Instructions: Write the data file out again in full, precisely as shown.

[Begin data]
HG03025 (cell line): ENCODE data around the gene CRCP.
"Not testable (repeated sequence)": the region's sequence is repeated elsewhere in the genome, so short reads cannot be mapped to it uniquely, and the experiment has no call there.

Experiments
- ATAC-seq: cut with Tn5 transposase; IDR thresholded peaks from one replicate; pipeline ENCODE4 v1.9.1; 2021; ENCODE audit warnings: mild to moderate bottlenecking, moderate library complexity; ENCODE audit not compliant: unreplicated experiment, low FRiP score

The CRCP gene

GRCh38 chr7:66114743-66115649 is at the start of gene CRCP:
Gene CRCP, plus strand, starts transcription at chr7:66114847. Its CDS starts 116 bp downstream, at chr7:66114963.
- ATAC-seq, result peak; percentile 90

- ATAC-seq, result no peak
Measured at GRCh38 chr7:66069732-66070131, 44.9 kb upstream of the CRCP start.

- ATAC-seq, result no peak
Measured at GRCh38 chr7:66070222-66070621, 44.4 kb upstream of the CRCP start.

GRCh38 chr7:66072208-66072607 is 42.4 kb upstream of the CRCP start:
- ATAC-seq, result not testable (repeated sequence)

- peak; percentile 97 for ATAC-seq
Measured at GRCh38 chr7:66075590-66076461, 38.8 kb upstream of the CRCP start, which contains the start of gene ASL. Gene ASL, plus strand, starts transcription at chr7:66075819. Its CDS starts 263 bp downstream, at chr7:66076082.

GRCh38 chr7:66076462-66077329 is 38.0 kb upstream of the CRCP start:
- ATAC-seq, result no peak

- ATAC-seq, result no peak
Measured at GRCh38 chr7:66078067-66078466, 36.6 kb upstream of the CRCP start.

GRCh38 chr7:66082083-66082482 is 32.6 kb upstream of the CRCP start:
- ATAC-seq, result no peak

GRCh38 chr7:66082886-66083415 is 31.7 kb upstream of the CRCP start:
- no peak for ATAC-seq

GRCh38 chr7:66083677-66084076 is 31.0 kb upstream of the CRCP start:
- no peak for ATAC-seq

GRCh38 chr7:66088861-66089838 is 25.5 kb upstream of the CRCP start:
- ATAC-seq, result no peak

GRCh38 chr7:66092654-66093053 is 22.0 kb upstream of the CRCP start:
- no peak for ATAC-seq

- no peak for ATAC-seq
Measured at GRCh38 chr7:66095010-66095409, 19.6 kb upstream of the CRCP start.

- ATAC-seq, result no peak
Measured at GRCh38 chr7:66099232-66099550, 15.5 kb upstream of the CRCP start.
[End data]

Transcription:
HG03025 (cell line): ENCODE data around the gene CRCP.
"Not testable (repeated sequence)": the region's sequence is repeated elsewhere in the genome, so short reads cannot be mapped to it uniquely, and the experiment has no call there.

Experiments
- ATAC-seq: cut with Tn5 transposase; IDR thresholded peaks from one replicate; pipeline ENCODE4 v1.9.1; 2021; ENCODE audit warnings: mild to moderate bottlenecking, moderate library complexity; ENCODE audit not compliant: unreplicated experiment, low FRiP score

The CRCP gene

GRCh38 chr7:66114743-66115649 is at the start of gene CRCP:
Gene CRCP, plus strand, starts transcription at chr7:66114847. Its CDS starts 116 bp downstream, at chr7:66114963.
- ATAC-seq, result peak; percentile 90

- ATAC-seq, result no peak
Measured at GRCh38 chr7:66069732-66070131, 44.9 kb upstream of the CRCP start.

- ATAC-seq, result no peak
Measured at GRCh38 chr7:66070222-66070621, 44.4 kb upstream of the CRCP start.

GRCh38 chr7:66072208-66072607 is 42.4 kb upstream of the CRCP start:
- ATAC-seq, result not testable (repeated sequence)

- peak; percentile 97 for ATAC-seq
Measured at GRCh38 chr7:66075590-66076461, 38.8 kb upstream of the CRCP start, which contains the start of gene ASL. Gene ASL, plus strand, starts transcription at chr7:66075819. Its CDS starts 263 bp downstream, at chr7:66076082.

GRCh38 chr7:66076462-66077329 is 38.0 kb upstream of the CRCP start:
- ATAC-seq, result no peak

- ATAC-seq, result no peak
Measured at GRCh38 chr7:66078067-66078466, 36.6 kb upstream of the CRCP start.

GRCh38 chr7:66082083-66082482 is 32.6 kb upstream of the CRCP start:
- ATAC-seq, result no peak

GRCh38 chr7:66082886-66083415 is 31.7 kb upstream of the CRCP start:
- no peak for ATAC-seq

GRCh38 chr7:66083677-66084076 is 31.0 kb upstream of the CRCP start:
- no peak for ATAC-seq

GRCh38 chr7:66088861-66089838 is 25.5 kb upstream of the CRCP start:
- ATAC-seq, result no peak

GRCh38 chr7:66092654-66093053 is 22.0 kb upstream of the CRCP start:
- no peak for ATAC-seq

- no peak for ATAC-seq
Measured at GRCh38 chr7:66095010-66095409, 19.6 kb upstream of the CRCP start.

- ATAC-seq, result no peak
Measured at GRCh38 chr7:66099232-66099550, 15.5 kb upstream of the CRCP start.